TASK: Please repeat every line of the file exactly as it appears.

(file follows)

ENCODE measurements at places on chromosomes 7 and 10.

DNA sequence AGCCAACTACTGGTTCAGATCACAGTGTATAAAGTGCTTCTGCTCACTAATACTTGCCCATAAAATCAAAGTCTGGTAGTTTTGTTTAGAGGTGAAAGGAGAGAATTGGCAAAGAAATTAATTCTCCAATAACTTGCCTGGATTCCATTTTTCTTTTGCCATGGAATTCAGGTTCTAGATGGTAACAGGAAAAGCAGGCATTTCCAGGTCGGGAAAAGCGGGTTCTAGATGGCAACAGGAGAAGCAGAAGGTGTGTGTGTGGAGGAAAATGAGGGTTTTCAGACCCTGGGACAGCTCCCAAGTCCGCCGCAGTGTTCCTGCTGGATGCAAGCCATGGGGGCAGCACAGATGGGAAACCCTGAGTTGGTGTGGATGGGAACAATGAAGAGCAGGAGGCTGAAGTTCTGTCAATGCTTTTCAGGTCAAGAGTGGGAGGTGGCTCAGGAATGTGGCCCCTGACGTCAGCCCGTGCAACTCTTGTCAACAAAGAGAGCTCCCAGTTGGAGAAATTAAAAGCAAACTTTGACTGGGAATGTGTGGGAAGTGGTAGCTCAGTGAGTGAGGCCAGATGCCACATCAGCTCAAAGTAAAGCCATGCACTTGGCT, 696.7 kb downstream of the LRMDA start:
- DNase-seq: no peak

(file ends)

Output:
ENCODE measurements at places on chromosomes 7 and 10.

DNA sequence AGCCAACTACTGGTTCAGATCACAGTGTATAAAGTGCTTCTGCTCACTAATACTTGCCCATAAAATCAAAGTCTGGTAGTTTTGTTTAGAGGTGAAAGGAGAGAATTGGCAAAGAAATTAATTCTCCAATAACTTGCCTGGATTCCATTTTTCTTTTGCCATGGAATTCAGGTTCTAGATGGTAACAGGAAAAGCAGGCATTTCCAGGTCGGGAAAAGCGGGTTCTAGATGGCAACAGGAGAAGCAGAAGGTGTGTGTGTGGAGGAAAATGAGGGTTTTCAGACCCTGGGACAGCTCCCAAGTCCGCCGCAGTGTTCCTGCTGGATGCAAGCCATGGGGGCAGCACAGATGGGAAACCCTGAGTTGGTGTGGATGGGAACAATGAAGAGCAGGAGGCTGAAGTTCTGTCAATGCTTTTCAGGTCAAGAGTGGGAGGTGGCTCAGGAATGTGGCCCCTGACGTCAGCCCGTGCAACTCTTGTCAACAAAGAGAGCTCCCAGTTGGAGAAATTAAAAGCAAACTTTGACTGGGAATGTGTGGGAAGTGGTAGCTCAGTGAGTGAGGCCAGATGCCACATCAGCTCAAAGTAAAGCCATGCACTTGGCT, 696.7 kb downstream of the LRMDA start:
- DNase-seq: no peak